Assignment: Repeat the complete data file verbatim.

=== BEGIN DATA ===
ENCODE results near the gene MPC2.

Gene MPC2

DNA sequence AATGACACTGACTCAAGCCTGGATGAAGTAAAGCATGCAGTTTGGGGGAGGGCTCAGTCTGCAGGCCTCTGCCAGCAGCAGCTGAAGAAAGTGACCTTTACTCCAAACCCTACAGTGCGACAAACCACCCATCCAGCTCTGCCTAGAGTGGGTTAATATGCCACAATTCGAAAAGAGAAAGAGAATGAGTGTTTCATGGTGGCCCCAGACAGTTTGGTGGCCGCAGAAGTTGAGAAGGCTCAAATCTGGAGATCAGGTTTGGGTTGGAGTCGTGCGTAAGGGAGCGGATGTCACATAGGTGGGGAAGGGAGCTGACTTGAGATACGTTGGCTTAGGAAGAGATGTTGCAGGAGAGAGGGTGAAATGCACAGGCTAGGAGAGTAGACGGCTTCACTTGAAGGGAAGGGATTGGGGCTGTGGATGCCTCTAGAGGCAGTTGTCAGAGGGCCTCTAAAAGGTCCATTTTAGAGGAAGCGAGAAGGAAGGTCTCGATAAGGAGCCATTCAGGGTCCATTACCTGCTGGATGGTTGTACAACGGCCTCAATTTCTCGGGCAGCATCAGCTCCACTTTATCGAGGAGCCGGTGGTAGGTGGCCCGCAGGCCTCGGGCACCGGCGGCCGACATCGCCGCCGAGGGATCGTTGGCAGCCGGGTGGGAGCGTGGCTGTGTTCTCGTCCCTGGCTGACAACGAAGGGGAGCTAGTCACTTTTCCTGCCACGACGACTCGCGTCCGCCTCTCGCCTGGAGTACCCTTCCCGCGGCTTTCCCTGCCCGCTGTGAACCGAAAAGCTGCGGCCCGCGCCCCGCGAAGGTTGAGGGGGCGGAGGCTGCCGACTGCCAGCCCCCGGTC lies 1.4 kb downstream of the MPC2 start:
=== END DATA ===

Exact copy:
ENCODE results near the gene MPC2.

Gene MPC2

DNA sequence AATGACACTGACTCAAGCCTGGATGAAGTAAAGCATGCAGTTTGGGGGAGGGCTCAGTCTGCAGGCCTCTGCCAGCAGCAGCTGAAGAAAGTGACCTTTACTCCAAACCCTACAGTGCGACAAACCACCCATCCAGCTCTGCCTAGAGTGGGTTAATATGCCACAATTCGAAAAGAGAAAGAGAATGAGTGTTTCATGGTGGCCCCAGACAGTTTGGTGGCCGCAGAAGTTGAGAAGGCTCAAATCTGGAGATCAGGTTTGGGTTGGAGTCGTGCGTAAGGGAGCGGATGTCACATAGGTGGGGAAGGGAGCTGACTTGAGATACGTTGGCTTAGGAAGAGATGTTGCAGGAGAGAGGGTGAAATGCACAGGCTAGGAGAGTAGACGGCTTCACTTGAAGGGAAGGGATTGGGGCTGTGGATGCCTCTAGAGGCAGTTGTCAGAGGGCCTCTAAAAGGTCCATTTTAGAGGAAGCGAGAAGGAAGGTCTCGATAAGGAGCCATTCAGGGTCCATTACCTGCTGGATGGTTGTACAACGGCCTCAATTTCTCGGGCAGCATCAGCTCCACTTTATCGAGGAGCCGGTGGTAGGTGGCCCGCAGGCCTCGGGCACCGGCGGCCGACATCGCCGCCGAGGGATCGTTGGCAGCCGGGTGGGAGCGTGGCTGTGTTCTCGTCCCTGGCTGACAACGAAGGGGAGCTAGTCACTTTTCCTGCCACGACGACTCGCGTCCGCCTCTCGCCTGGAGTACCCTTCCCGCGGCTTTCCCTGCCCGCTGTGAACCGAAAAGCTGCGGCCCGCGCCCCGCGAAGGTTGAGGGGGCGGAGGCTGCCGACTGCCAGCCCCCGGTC lies 1.4 kb downstream of the MPC2 start: